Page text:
Date
16 August 2017
A US appeals court ruling in favor of Sany over a wind farm venture has ramifications for the way Washington reviews Chinese and other foreign investment. Photo: Bloomberg
A US appeals court ruling in favor of Sany over a wind farm venture has ramifications for the way Washington reviews Chinese and other foreign investment. Photo: Bloomberg

What does Sany’s US legal victory tell us?

In a landmark judgment, a US appellate court has ruled as unconstitutional a decision by an American intergovernmental agency and President Barack Obama to block a Chinese company from owning some wind farms in Oregon.

The case stems from the acquisition in spring 2012 of four wind farms by Ralls Corporation, an American unit of China’s Sany Group, which is involved in construction machinery and other heavy equipment. President Obama, in a rare exercise of presidential authority, issued an executive order in September requiring Ralls to divest itself of the wind power projects.

In the executive order, issued after the president received a report on Ralls’ acquisition from the Committee on Foreign Investment in the United States (CFIUS), an inter-agency body responsible for reviewing national-security implications of foreign investments, President Obama said “there is credible evidence” that led him to believe that Ralls “might take action that threatens to impair the national security of the United States.”

The president provided no details. However, the farms are close to a naval test facility.

The ruling by the US Court of Appeals for the District of Columbia Circuit on July 15 has ramifications for the way Washington reviews Chinese and other foreign investment at a time when Chinese investments are rising rapidly and when many Americans are suspicious of Chinese intentions.

Ralls took legal action against both CFIUS and Obama, alleging that the company’s constitutional right to due process had been violated. Ralls lost in the district court but then appealed.

The three-judge appellate court held that Ralls should have been given access to any unclassified evidence the president – and CFIUS – held to support their decision that national security might be impaired. The court also said that the company had a right to respond to any such evidence.

In a unanimous ruling, the court said: “We conclude that the Presidential Order deprived Ralls of its constitutionally protected property interests without due process of law…. This lack of process constitutes a clear constitutional violation.”

The US government has various options, including appealing to the Supreme Court. The legal process may be protracted and the final outcome may not be known for some time.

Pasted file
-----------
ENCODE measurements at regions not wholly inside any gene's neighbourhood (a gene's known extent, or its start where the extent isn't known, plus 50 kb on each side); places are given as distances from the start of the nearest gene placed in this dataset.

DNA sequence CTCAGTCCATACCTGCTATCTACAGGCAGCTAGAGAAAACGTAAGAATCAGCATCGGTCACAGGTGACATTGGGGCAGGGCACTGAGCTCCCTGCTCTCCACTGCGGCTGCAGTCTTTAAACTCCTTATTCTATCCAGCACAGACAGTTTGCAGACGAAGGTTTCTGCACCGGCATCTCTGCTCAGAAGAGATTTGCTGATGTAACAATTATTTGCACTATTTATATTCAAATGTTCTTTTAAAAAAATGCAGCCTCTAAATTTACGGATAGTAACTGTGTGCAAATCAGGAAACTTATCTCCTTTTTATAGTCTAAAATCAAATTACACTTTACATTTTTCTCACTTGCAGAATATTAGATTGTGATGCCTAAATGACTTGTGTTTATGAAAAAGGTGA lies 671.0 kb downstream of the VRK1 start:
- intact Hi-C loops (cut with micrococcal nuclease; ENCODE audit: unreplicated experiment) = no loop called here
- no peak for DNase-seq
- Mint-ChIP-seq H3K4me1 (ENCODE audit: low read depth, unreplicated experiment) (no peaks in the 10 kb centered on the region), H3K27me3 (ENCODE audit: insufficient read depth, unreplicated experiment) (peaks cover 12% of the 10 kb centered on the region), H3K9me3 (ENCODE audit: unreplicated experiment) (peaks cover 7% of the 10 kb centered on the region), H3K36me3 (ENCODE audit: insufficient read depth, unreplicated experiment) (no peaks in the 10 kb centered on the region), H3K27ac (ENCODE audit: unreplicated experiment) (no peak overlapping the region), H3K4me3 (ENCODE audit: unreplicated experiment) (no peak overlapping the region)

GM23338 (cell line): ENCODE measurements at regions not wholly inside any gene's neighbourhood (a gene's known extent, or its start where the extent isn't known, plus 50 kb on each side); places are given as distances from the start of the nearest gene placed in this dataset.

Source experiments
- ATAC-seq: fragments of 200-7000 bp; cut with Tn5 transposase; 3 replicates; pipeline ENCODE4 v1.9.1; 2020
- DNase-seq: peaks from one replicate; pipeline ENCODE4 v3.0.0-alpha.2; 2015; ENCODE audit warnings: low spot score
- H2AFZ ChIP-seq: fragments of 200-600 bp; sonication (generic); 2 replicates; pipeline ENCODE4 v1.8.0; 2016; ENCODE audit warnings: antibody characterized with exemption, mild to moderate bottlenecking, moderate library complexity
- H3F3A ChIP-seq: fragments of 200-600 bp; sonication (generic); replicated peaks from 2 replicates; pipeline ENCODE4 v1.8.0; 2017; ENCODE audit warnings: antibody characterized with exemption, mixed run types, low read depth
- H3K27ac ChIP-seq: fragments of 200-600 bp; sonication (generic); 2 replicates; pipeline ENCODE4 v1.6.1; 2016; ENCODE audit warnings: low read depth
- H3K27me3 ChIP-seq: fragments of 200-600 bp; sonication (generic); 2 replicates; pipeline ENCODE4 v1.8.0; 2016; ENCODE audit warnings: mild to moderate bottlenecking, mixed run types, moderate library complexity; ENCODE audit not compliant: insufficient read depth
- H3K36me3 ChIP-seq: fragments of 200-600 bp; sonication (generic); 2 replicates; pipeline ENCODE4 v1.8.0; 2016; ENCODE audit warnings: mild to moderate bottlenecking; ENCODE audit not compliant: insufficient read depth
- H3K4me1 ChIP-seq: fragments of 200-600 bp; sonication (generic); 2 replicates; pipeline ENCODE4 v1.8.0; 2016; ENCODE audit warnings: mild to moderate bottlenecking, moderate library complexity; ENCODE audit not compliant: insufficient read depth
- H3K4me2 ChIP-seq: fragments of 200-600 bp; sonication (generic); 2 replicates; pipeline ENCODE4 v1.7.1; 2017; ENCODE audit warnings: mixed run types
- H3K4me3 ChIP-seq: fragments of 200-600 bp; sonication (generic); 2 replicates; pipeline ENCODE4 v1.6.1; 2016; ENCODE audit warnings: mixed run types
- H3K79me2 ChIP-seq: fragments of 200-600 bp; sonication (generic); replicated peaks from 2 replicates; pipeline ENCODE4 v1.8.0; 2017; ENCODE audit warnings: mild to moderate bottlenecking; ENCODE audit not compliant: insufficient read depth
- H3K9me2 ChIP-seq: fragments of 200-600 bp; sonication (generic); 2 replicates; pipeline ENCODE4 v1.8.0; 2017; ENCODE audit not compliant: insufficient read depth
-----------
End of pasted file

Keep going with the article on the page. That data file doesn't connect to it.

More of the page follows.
However, the fact that the court held that Ralls had a right to know what unclassified evidence the government held suggests that, in the future, CFIUS will have to make decisions in a more transparent fashion.

China has repeatedly voiced concern over the way the US reviews foreign investments on national-security grounds. Most recently, the issue was raised at the Sino-US strategic and economic dialogue in Beijing last month.

The Ralls case is only the second time a US president has raised national security reasons for blocking an investment project. The previous time was in 1980, when another Chinese company was involved.
Ralls is the first company to challenge the CFIUS process in court. CFIUS reviewed 114 transactions in 2012 and the Ralls project was the only one that it rejected.

In its annual report that year, CFIUS suggested that more problems lie ahead. It said: “The U.S. Intelligence Community judges with moderate confidence that there is likely a coordinated strategy among one or more foreign governments or companies to acquire U.S. companies involved in research, development, or production of critical technologies for which the United States is a leading producer.”

A number of decisions are coming up. For example, CFIUS will have to review the purchase of the low-end server business of IBM as well as of Google’s Motorola Mobility handset unit, both by Lenovo Group Ltd., the world’s largest maker of personal computers, which is based in Beijing.

While the court ruling is clearly a victory for China, a senior Sany Group executive paid a compliment to the United States.

The China Daily reported on the day of the court ruling that Wu Jialiang, a senior vice president of Sany, said he had been asked many times in China if it was really possible to sue the American president and whether he faced harassment or detention for doing so.

“To America’s great credit,” Wu said, “the answer is, ‘Yes, I can sue the President on behalf of my company. And, ‘No’- I can come and go into the United States without trouble. Therefore, filing the lawsuit has been a great experience to the Chinese and other people around the world – as to how the rule of law can provide the freedom for one to protect one’s rights against one’s own government in the courtroom on an equal footing.”

So, while China may have won this round in the courtroom, the US may well have scored in the court of public opinion.

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RC

Frank Ching opened The Wall Street Journal’s Bureau in China in 1979. He is now a Hong Kong-based writer on Chinese affairs.

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